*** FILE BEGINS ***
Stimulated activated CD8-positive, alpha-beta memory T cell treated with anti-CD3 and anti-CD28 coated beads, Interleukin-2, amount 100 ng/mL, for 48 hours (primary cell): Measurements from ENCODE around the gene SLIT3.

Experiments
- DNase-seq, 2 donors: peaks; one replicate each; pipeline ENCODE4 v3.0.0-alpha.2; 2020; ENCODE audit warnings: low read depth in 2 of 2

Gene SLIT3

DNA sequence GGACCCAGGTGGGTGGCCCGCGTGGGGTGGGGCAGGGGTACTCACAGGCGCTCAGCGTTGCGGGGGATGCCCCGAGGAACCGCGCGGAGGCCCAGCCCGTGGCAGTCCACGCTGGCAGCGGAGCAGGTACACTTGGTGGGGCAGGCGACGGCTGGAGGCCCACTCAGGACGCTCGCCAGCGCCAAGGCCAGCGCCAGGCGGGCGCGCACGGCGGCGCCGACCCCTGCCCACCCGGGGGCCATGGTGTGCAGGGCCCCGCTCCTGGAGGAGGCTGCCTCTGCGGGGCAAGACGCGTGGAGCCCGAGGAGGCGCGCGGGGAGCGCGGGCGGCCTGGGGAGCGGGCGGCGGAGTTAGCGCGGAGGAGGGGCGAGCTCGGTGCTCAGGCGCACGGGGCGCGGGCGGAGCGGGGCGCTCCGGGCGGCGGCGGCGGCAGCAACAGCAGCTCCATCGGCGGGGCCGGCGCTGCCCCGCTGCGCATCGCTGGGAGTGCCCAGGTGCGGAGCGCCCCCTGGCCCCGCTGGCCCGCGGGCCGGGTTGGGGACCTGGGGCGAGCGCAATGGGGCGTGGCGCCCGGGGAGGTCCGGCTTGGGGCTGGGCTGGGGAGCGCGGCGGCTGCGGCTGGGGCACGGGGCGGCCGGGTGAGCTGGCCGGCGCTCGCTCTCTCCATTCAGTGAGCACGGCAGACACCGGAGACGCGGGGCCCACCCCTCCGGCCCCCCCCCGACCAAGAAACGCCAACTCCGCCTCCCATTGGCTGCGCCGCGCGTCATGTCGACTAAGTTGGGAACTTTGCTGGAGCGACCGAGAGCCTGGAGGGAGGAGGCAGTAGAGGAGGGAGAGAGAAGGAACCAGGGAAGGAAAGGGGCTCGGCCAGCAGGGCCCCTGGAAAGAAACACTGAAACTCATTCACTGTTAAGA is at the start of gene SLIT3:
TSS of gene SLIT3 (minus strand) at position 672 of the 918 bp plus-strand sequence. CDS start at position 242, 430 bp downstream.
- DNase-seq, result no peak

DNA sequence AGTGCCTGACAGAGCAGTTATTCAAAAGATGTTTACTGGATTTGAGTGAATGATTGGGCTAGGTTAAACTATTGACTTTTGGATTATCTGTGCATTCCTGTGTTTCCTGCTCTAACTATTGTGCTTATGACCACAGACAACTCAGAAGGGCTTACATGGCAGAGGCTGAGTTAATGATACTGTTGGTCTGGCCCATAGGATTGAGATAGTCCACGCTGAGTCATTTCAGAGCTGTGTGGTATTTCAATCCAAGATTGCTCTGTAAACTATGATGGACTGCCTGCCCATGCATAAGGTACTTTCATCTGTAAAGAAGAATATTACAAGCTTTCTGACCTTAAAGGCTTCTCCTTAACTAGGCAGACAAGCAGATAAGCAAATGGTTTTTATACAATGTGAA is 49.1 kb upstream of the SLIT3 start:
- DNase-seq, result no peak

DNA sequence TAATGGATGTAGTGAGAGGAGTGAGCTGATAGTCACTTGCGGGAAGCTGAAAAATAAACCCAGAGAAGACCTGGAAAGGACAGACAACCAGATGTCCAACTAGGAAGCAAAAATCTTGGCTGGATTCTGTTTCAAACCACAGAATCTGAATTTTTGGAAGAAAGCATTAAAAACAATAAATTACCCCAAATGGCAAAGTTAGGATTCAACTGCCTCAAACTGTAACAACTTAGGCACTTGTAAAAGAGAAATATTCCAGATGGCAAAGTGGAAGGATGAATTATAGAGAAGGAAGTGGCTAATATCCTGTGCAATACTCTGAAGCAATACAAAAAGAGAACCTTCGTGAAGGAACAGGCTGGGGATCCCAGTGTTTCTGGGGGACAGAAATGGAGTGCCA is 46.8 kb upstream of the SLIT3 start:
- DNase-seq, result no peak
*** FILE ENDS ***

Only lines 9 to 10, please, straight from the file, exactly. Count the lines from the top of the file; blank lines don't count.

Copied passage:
- DNase-seq, result no peak

DNA sequence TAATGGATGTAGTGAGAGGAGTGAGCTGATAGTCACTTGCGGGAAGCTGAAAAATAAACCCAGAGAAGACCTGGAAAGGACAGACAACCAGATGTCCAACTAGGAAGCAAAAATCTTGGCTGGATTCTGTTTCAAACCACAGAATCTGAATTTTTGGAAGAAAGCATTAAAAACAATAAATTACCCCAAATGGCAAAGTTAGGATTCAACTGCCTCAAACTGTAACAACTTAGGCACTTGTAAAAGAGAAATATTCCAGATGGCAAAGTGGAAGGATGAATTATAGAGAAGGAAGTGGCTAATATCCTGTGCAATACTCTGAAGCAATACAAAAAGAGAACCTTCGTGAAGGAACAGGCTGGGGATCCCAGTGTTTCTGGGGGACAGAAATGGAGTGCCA is 46.8 kb upstream of the SLIT3 start: